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HMRC have become a preferential creditor once more. Are you concerned about how this could affect your company?

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  • Advise on any financial problems you could be facing
  • Help you understand the impact this move could have on you


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    How does HMRC’s move to preferential creditor impact directors?

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    The return to preferential creditor status of HMRC has overnight increased the exposure of directors who have given personal guarantees to funders/suppliers to their companies and very few directors were made aware of the change that came into effect on the 1st December 2020. Are you one of those directors?

    On the 1st December 2020, HMRC regained their preferential creditor status which they relinquished back in 2003. The result is that monies deducted from employees wages (PAYE/NIC), collected from customers by way of VAT or unpaid Corporation Tax which has not been paid over to the government at the point of insolvency, will effectively rank first in the queue, after fixed charge creditors, where monies realised in the insolvent estate are to be paid out to creditors.

    How will the change affect your company debts and what is the personal impact on directors?

    The statutory order in which an insolvency practitioner is required to distribute surplus funds realised after agreed professional fees is as follows;

    • Fixed Charge Holders
    • Preferential Creditors
    • Floating Charge Holders
    • Unsecured creditors

    The majority of personal guarantees provided by directors are in relation to floating charge holders. The bank debt for example will be a floating charge, unless there is typically a company property within the balance sheet which would act as a fixed charge in general to the Bank.

    In simple terms without confusing matters with the Prescribed Part rules, which allows a small portion of realisations to be reserved for unsecured creditors, may produce the following outcome in insolvency;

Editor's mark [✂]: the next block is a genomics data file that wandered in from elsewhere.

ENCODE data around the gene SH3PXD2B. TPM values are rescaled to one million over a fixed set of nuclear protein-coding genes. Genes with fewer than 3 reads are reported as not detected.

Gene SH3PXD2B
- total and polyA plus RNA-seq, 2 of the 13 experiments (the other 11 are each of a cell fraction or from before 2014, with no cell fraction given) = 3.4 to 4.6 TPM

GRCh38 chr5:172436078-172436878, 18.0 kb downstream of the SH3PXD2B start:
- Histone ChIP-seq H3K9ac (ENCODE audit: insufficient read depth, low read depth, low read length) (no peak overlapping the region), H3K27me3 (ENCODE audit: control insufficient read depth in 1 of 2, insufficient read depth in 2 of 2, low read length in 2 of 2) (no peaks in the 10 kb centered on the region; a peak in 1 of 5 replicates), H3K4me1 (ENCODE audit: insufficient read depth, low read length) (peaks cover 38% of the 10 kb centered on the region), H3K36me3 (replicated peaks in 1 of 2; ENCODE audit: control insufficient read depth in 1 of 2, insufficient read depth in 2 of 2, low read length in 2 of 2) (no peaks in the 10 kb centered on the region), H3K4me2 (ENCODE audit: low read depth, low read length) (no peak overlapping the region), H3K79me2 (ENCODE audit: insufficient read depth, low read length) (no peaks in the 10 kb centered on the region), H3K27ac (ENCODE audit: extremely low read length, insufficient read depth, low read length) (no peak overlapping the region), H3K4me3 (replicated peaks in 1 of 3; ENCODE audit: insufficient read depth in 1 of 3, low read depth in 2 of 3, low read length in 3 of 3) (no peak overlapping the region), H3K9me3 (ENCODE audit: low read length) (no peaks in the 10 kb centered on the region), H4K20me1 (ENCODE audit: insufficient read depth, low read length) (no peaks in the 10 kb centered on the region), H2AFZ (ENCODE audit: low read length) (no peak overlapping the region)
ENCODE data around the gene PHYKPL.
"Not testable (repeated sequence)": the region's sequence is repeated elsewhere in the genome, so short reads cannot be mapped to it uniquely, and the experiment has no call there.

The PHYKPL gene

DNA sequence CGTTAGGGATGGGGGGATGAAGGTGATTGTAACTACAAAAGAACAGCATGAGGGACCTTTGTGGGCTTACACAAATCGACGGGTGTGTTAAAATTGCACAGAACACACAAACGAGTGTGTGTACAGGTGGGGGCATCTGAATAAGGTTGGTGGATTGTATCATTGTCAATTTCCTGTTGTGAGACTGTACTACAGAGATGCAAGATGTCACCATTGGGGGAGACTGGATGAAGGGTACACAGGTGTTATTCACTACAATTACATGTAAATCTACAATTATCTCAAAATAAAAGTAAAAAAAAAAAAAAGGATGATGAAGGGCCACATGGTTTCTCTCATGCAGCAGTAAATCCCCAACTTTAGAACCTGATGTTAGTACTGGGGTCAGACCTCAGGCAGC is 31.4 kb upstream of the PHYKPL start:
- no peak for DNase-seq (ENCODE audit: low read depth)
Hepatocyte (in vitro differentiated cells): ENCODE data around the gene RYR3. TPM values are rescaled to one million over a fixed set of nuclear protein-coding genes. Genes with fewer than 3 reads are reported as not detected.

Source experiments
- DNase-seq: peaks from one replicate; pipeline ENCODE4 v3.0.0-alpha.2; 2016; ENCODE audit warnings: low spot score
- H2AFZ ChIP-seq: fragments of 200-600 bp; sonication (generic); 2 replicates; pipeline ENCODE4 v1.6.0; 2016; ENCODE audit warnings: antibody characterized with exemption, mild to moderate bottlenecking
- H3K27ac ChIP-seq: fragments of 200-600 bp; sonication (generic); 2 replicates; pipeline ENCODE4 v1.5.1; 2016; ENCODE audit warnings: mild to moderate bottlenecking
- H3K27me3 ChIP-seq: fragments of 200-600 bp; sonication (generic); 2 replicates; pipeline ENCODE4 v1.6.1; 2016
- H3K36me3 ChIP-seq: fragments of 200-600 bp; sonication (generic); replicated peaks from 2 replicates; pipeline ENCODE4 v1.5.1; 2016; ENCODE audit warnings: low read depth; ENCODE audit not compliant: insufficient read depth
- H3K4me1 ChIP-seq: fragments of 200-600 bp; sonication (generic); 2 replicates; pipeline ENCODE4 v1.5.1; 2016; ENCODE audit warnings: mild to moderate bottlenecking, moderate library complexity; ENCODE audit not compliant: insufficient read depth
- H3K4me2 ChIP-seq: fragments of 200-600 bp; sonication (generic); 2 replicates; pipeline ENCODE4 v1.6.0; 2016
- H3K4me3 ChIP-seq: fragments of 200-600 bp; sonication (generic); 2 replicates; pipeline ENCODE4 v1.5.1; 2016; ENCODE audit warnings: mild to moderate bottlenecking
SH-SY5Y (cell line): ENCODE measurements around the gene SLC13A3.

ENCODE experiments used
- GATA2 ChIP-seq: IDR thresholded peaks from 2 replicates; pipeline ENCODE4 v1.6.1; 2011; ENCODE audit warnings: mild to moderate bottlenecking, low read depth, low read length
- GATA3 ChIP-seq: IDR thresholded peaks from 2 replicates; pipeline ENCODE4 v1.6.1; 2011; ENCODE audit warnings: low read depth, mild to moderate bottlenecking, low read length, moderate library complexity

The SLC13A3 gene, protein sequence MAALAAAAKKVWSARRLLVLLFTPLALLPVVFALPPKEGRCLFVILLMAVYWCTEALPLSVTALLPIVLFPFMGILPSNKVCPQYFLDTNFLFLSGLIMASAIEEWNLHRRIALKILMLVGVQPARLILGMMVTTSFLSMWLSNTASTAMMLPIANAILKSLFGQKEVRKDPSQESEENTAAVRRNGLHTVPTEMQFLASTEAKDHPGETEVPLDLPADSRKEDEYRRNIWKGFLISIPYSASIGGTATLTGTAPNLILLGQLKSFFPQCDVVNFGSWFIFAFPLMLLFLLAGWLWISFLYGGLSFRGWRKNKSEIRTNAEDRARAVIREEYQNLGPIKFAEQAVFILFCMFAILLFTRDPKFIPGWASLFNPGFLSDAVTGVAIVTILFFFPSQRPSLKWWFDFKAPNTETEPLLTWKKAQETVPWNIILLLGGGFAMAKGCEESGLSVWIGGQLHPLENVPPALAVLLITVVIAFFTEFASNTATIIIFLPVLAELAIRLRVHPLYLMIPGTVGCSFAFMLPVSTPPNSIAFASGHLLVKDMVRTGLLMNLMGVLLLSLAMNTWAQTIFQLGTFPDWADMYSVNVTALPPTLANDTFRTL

Surplus realisations after agreed costs – £100,000

    Bank debt secured by standard floating charge debenture and backed up with a directors personal guarantee – £80,000

    HMRC monies owed (PAYE/NIC and VAT) – £65,000

    Unsecured creditors (suppliers, utilities, business rates etc) – £200,000

    Employees Redundancy (Arrears of wages/holiday pay paid up to date) – £90,000

    How would funds have been distributed pre- 1st December 2020?

    The order of distribution would have been;

    Surplus Realisations – £100,000

    Less: Bank (£80,000)

    Surplus to Unsecured creditors – £20,000

    Unsecured creditors – (£355,000)

    Shortfall to unsecured creditors – (£335,000)

    In this scenario, the Bank would be repaid in full and no call would be made by the bank on the directors personal guarantee. HMRC would receive on a pro rata basis as an unsecured creditor, 5.6 pence in the £ which totals £3,662.

    How would funds have been distributed if the same business had entered insolvency on or after 1st December 2020?

    The order of distribution under the new rules would be;

    Surplus Realisations – (£100,000)

    Less HMRC (Preferential creditor) – (£65,000)

    Surplus to floating charge creditor/ Prescribed Part to unsecured creditors – (£35,000)

    Less Bank (£80,000)

    Shortfall to Bank – (£45,000)

    Shortfall to unsecured creditors – (£290,000)

    As mentioned above, of the £35,000 surplus after HMRC have received 100 pence in the £, a small portion would go to unsecured creditors, leaving in reality some £50,000 due to the Bank, which would trigger a personal demand against the directors personal assets as a result.

    What will be the impact on directors?

    Without doubt in the coming months and years, whilst the taxpayer will benefit greatly by an increase collection rate in terms of monies owed to HMRC, this will be subsidised by directors who will have to reach some accommodation with their banks, failing which the worst-case scenario could be personal bankruptcy.

    How can we help?

    Wilson Field can help by firstly assessing the solvency of your company and where cashflow issues are prevalent explore payment plans with HMRC and/ or other third-party creditors whether that be through an informal or formal arrangement such as a Company Voluntary Arrangement (“CVA”). If this can not be achieved, we can assist with the formal Liquidation process.

    In Summary

    The change in HMRC preferential status from 1 December 2020 has fundamentally changed the dynamics of the insolvency and restructuring profession, with the potential impact on directors being a greater exposure to unpaid company debts where personal guarantees have been provided. More so than ever is the need for directors to take early advice from Insolvency Practitioners like Wilson Field to maximise the opportunity of navigating a way around such exposures for the benefit of company creditors and company directors with personal guarantee exposures.

    Beverley Horton Christopher Callaghan Stephen Hall

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